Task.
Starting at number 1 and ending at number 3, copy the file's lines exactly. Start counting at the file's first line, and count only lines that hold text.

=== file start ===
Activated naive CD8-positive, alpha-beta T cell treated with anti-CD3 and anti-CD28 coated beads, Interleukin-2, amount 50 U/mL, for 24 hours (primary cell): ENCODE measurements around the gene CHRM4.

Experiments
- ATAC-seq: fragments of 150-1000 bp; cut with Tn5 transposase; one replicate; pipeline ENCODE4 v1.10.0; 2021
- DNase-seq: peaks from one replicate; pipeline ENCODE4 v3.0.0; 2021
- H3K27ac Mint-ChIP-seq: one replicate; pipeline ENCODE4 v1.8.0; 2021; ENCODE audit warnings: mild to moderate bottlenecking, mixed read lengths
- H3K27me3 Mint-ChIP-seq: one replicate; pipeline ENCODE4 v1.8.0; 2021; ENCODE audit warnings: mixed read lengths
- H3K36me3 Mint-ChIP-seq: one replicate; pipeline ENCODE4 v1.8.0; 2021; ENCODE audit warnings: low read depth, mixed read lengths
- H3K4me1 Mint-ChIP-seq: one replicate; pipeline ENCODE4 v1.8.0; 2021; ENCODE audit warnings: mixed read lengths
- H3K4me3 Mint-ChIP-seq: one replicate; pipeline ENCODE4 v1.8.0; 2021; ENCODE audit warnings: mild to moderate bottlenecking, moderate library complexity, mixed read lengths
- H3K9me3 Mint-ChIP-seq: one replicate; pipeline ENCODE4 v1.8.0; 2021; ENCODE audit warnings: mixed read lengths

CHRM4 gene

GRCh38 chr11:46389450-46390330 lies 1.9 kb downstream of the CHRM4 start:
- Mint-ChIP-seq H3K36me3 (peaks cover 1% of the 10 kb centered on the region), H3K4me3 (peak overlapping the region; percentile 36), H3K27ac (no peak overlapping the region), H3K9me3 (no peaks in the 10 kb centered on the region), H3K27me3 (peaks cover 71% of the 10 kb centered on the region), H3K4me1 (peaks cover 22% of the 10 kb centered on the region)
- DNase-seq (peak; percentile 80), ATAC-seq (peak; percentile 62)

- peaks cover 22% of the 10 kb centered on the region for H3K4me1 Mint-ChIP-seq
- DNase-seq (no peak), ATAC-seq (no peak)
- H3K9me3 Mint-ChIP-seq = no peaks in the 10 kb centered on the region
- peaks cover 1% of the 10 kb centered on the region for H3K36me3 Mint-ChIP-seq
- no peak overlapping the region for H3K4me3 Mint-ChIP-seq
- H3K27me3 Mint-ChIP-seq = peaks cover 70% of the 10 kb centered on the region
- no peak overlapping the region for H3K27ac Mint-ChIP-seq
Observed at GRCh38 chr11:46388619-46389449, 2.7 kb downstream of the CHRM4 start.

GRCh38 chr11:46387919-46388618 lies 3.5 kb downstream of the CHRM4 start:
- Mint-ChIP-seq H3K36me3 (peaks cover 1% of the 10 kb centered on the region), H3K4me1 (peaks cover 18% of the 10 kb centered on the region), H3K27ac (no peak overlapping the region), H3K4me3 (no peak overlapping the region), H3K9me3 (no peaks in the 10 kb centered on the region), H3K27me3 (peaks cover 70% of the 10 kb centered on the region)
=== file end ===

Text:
Activated naive CD8-positive, alpha-beta T cell treated with anti-CD3 and anti-CD28 coated beads, Interleukin-2, amount 50 U/mL, for 24 hours (primary cell): ENCODE measurements around the gene CHRM4.

Experiments
- ATAC-seq: fragments of 150-1000 bp; cut with Tn5 transposase; one replicate; pipeline ENCODE4 v1.10.0; 2021